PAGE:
• Savitha Enner

Menstruation cycle and Yoga


Should we  practice Yoga during menstruation ? Almost all Indian women in my class ask this question. My answer mostly is, please do what your body tells you ( I know , its a very lame answer.. they wouldn’t have asked me ,if they knew what their body was telling them).I am writing this as inquiry for all the questions I get asked and also another conversation on instagram . This  is my understanding with what I know  about my culture and the practices of my ancestors. Menstruation period is sacred in all cultures. This determined the procreation and survival of their race, so I am guessing every culture in the world had practices to care of their women.  When a women bleeds for 3 to 5 days every month, I would like to think my ancestors were compassionate and empathetic enough to make space for rest and healing.I can only speak about India and my observations growing up around that culture. 


First , to give context ,pretty much all traditional  daily rituals  and practices were spiritual in India. What time you wake up, what you eat ,how you dress and work was all intentional and aimed to be on the path of spirituality. So, during this  special period of time , every  Indian women rested atleast 3 days every month. Even  women  who could not afford to stay home

(for economical reasons) were treated with care. I remember my Mother in law making a good warm breakfast for the girl who came to help her in the yard everyday. She would always help her more and encouraged to go home early on those days. If you were  wealthy enough, there were special rooms built for resting. I had a friend who said their family had a rest room in the garden ( think She shed) so women can rest and heal.  They were fed nutritious food ( was so very important, there is whole list of things we should eat and not eat)  and encouraged to read, pray and do what appeals to them. Spiritually , these practices were meant to align our bodies with energies of moon, what better time than a women’s  monthly cycle. Most Hindu families continue to practice this even now. But  did these spiritual practices became superstitions as a way to keep women out of certain places as patriarchy evolved ? off course they did. They chose to remember that women were encouraged not go temple as their bodies were sensitive but conveniently forgot that women were suppose use this time to rest and develop a spiritual practice.  It did not help that British colonization systematically uneducated our traditions and practices ( thats for another day, I am really trying to stay on  topic.. my friends would know that is a real struggle for me ). 


So, teachers like Pattabhi Jois and Iyengar came from a generation where they saw their mothers , aunts and wives rested during these days. .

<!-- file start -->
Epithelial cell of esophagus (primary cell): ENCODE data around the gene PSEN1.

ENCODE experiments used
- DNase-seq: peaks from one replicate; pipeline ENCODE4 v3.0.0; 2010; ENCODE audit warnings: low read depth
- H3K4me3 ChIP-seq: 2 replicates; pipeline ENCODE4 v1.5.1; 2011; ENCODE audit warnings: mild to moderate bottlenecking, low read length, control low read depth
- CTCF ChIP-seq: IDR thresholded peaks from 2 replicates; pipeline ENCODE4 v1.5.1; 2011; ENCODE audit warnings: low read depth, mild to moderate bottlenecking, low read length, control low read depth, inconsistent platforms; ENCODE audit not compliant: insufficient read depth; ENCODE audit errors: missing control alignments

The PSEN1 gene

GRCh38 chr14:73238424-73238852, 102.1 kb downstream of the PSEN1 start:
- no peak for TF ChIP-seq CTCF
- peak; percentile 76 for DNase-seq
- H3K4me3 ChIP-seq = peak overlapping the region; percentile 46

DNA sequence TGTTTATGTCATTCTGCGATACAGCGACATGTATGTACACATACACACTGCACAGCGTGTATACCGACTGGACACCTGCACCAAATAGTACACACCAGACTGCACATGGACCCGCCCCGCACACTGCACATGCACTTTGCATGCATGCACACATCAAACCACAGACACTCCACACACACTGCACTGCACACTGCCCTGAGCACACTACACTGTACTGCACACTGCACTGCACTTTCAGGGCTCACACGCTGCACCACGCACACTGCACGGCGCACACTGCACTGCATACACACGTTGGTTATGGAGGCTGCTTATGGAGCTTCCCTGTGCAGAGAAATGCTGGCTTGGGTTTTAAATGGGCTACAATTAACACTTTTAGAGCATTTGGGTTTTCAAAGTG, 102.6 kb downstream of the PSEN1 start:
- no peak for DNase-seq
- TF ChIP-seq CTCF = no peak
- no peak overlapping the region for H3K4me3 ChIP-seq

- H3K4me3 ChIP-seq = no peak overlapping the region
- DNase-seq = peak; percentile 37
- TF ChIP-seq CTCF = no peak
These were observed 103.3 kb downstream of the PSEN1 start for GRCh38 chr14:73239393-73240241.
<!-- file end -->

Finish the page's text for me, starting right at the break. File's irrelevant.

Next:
It only made sense for  them to advice their female students to rest, heal and do less intense physical work. These are the teachers most of us in the west follow. We learned from them or their students who follow this tradition. As the intension of Hatha Yoga practice is to align the energies of our body to that of the energies of sun and moon, it made sense to choose this time  to observe. They were not doctors or anatomy experts, they were practitioners who dedicated their lives for this practice. So, we can choose to assume they might know a thing or 2 about this practice.  But we can also assume , they did not personally know much about female body. They were not  trying to oppress women, they were just teaching what Indian tradition taught  them about women. So, its entirely upto us whether we choose to follow these rules/traditions. Should athletic women who do not follow other traditional Hindu practices follow them ? Should we do inversions during this period ? is it harmful ? Will we mess up our system ? I do not know all the answers on all  female bodies but can only answer from my experience. 


Do I personally follow this rule? to some extent. If my body feels sensitive, I skip intense practice and do restorative practices. Some months , I am  lethargic  which can only be shrugged off by a brisk walk or a long strong practice. Then thats  what  I do. Do I think , there is value to these practices and traditions in this current day and age ? My answer is yes. But do I treat my body like a  temple the way my ancestors advised me ? probably not. Whenever we pick and choose according to convince , lots of practices get lost in translation and interpretation. Acknowledging that will be  a first step. I try not to answer these questions in certitude, as humility of what I do not know is greater than what I know. 


Namaskar Savitha


edited : Post by Srivatsa Ramaswamy's , a senior yoga teacher a student of Krishnamacharya


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